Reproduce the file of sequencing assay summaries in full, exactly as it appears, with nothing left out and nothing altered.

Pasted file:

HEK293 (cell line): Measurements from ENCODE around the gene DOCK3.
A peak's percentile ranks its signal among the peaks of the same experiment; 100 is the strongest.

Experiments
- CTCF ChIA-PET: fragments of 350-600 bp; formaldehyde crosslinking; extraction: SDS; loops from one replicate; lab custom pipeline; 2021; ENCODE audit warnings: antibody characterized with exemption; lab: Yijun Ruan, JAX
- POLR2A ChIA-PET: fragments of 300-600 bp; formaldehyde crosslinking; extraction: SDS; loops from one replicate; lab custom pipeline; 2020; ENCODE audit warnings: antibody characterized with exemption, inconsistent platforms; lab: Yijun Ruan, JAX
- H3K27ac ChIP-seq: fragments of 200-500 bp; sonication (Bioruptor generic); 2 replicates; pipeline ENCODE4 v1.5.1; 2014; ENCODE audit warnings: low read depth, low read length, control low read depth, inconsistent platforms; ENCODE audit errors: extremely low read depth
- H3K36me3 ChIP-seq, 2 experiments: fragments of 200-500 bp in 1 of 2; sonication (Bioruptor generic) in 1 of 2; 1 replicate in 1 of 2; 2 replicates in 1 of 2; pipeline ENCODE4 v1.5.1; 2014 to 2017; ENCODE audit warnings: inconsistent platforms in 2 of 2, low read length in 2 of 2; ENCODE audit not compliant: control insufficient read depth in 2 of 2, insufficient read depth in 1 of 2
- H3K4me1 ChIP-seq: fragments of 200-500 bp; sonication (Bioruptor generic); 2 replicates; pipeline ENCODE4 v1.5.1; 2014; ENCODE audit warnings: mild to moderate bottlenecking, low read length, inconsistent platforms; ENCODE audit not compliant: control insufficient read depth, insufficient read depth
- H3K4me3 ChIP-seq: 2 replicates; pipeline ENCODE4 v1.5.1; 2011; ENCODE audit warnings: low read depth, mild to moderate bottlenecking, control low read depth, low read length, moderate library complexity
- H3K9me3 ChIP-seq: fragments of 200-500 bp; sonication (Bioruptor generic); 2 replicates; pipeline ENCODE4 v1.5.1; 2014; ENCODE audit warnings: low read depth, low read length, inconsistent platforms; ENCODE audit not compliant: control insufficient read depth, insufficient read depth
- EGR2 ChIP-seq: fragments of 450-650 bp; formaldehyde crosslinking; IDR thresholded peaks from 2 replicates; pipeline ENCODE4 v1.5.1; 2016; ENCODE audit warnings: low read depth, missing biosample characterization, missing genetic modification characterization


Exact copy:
HEK293 (cell line): Measurements from ENCODE around the gene DOCK3.
A peak's percentile ranks its signal among the peaks of the same experiment; 100 is the strongest.

Experiments
- CTCF ChIA-PET: fragments of 350-600 bp; formaldehyde crosslinking; extraction: SDS; loops from one replicate; lab custom pipeline; 2021; ENCODE audit warnings: antibody characterized with exemption; lab: Yijun Ruan, JAX
- POLR2A ChIA-PET: fragments of 300-600 bp; formaldehyde crosslinking; extraction: SDS; loops from one replicate; lab custom pipeline; 2020; ENCODE audit warnings: antibody characterized with exemption, inconsistent platforms; lab: Yijun Ruan, JAX
- H3K27ac ChIP-seq: fragments of 200-500 bp; sonication (Bioruptor generic); 2 replicates; pipeline ENCODE4 v1.5.1; 2014; ENCODE audit warnings: low read depth, low read length, control low read depth, inconsistent platforms; ENCODE audit errors: extremely low read depth
- H3K36me3 ChIP-seq, 2 experiments: fragments of 200-500 bp in 1 of 2; sonication (Bioruptor generic) in 1 of 2; 1 replicate in 1 of 2; 2 replicates in 1 of 2; pipeline ENCODE4 v1.5.1; 2014 to 2017; ENCODE audit warnings: inconsistent platforms in 2 of 2, low read length in 2 of 2; ENCODE audit not compliant: control insufficient read depth in 2 of 2, insufficient read depth in 1 of 2
- H3K4me1 ChIP-seq: fragments of 200-500 bp; sonication (Bioruptor generic); 2 replicates; pipeline ENCODE4 v1.5.1; 2014; ENCODE audit warnings: mild to moderate bottlenecking, low read length, inconsistent platforms; ENCODE audit not compliant: control insufficient read depth, insufficient read depth
- H3K4me3 ChIP-seq: 2 replicates; pipeline ENCODE4 v1.5.1; 2011; ENCODE audit warnings: low read depth, mild to moderate bottlenecking, control low read depth, low read length, moderate library complexity
- H3K9me3 ChIP-seq: fragments of 200-500 bp; sonication (Bioruptor generic); 2 replicates; pipeline ENCODE4 v1.5.1; 2014; ENCODE audit warnings: low read depth, low read length, inconsistent platforms; ENCODE audit not compliant: control insufficient read depth, insufficient read depth
- EGR2 ChIP-seq: fragments of 450-650 bp; formaldehyde crosslinking; IDR thresholded peaks from 2 replicates; pipeline ENCODE4 v1.5.1; 2016; ENCODE audit warnings: low read depth, missing biosample characterization, missing genetic modification characterization